My son knows my struggle with medications. He knows I feel like a fat guinea pig they just stuff one pill after another down my throat. He knows I feel like Alice in Wonderland never knowing what my body will do next, one pill will make me grow fatter. Another will make me pace around the room. This pill will take away my appetite but my hair will fall out. Still another will make everything taste faintly of metal. And the treatment of all treatments is they could attach electrodes to my brain and send currents of electricity through my grey matter as a last ditch effort (yes, actually electrocute my mind) in the hopes that my thoughts would be shocked into compliance. Of course there is that pesky little side effect of memory loss. Memories like the scent of my first born child’s head when they placed him in my arms for the first time. The sound of my mother frying bacon on Sunday mornings as a little girl. The feeling of holding my father’s hands as he walked to the liquor store. I always got to pick out a lollipop. My daughter’s middle name. How as a baby she would cry incessantly unless I played Fiona Apple’s Extraordinary Machine over and over and over while I wore her in a sling. The first time my husband held my hand, kissed me.

I’ll never forget sitting there reading about how sometimes you lose your memories for a time but they come back. However in many cases they don’t. My doctor was so confident my memory loss would be minimal. But what does that mean? Which memory isn’t worth keeping? My mother’s genuine loving smile at my first piano recital when I hid behind the garbage cans? My oldest son deciding to take a bath in the middle of his fifth birthday, ignoring all of his friends? My youngest son carrying around a red velvet notebook he got from his teacher at Butterfly daycare center writing little notes and pictures long before kindergarten? That he was born with blue eyes?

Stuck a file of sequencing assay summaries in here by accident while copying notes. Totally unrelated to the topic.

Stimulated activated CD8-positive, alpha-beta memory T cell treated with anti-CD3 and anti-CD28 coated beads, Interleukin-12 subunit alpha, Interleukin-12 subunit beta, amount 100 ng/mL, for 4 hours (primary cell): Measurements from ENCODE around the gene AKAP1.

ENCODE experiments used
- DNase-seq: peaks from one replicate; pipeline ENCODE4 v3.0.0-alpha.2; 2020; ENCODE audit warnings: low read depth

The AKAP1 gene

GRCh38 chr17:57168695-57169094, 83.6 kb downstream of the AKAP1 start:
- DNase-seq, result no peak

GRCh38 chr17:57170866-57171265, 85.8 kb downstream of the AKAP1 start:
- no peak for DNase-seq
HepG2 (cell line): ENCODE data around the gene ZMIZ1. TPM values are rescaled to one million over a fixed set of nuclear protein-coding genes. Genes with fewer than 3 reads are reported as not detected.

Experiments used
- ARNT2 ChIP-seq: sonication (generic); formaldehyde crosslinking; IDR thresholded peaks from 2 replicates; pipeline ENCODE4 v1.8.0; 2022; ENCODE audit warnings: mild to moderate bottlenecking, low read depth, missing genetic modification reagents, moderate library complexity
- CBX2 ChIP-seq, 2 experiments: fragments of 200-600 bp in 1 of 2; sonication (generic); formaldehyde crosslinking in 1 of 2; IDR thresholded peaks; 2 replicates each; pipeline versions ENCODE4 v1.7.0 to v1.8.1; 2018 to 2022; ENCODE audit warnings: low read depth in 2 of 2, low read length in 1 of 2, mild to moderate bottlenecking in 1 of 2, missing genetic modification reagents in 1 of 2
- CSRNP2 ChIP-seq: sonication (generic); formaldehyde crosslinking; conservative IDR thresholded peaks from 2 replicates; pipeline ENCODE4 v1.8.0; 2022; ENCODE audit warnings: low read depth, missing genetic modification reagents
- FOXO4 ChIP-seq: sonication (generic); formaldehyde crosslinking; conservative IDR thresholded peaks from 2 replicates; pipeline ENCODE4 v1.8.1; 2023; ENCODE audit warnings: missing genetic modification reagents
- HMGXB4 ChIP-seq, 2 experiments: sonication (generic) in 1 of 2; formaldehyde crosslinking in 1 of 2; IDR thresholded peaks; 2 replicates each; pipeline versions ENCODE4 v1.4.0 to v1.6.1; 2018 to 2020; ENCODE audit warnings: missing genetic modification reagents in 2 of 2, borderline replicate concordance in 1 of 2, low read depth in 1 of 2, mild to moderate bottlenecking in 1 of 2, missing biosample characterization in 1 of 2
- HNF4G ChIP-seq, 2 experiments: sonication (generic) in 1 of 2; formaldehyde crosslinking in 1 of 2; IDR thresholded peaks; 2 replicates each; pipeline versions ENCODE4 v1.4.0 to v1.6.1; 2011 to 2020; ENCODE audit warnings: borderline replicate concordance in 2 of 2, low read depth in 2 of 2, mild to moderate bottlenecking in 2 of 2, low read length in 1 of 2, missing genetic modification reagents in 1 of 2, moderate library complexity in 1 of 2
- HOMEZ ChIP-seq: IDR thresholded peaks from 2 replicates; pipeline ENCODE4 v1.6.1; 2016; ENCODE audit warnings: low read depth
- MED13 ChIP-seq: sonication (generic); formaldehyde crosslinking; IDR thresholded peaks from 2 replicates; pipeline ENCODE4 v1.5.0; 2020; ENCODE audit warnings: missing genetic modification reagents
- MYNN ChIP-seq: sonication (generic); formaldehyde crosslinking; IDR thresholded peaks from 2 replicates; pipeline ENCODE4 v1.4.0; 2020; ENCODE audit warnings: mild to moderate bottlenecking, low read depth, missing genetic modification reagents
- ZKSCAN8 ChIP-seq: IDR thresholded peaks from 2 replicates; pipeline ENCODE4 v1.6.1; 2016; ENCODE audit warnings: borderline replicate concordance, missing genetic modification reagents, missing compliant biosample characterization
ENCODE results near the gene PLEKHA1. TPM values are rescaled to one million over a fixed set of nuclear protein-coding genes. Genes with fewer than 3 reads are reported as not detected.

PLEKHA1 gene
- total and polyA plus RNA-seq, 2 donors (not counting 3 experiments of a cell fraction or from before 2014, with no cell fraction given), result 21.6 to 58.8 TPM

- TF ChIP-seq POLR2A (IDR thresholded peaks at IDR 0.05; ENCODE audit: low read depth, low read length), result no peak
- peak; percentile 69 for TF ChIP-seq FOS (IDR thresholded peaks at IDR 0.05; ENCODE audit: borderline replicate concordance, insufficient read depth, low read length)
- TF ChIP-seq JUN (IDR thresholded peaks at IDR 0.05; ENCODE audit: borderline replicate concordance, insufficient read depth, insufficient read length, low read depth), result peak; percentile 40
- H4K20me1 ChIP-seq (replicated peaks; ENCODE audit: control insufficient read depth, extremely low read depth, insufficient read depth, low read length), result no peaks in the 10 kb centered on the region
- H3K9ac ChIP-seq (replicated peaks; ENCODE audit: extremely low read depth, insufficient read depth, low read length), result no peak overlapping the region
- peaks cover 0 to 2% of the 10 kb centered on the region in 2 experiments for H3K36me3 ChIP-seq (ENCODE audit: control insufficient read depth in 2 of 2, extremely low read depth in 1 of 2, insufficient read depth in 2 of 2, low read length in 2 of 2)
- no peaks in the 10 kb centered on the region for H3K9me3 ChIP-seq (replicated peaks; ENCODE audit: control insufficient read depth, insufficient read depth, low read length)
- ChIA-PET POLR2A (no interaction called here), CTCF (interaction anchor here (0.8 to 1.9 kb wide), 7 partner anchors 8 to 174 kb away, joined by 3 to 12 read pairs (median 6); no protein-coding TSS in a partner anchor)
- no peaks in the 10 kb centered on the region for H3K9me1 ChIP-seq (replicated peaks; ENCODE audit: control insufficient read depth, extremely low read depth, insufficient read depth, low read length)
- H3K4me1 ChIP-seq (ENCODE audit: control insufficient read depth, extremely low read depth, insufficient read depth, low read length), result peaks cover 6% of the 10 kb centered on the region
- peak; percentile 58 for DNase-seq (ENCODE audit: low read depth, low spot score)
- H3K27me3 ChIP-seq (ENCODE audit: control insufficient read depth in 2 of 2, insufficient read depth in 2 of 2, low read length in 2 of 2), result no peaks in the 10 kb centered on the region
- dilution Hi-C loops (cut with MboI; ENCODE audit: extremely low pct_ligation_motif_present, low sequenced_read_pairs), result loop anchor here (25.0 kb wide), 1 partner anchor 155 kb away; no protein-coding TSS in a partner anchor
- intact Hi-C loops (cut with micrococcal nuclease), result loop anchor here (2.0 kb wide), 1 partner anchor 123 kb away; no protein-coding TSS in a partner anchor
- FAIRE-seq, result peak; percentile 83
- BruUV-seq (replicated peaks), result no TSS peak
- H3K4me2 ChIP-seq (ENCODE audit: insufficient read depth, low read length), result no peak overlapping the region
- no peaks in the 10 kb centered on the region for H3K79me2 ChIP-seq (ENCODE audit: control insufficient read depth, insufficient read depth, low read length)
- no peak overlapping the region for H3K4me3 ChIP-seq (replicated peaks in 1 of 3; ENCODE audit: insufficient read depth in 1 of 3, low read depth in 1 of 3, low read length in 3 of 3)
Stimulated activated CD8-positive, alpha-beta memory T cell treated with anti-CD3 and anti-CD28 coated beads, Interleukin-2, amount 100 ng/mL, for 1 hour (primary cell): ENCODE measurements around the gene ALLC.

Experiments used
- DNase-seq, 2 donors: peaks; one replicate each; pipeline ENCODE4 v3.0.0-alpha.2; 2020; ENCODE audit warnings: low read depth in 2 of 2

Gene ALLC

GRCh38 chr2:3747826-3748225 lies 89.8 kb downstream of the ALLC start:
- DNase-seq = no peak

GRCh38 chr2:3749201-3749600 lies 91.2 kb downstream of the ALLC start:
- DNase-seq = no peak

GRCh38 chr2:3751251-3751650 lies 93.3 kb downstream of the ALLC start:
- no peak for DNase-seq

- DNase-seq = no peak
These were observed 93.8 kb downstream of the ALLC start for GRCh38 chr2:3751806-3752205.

Doctors forget that these are our lives. That even a single memory is a priceless thing and to spin the roulette wheel with our minds is a cruel practice. I have had enough of being a plaything for the ignorant. My body is not a toy. I am not a lab rat. I am done swelling up like a sad balloon, I am done being too exhausted to play with my daughter and I am done swallowing pill after pill after pill. By the way these pills are prescribed only 30 at a time at all different times with no refills from a doctor who works only one day a week from an office that takes up to a week to refill them and she has to sign off on each one through insurance that won’t pay until two days before they are due so that I’m constantly on the phone with either the doctor’s office, the pharmacy or the insurance company and I’m constantly getting lectured about running out or trying to refill too soon or any number of stupid and demeaning things they like to say to me on a regular basis, every single month of my life. I literally can’t take it anymore. And it makes me so angry because this is how patients fall through the cracks. It’s not the patients its the goddamn overmedicating doctors who just stop paying attention.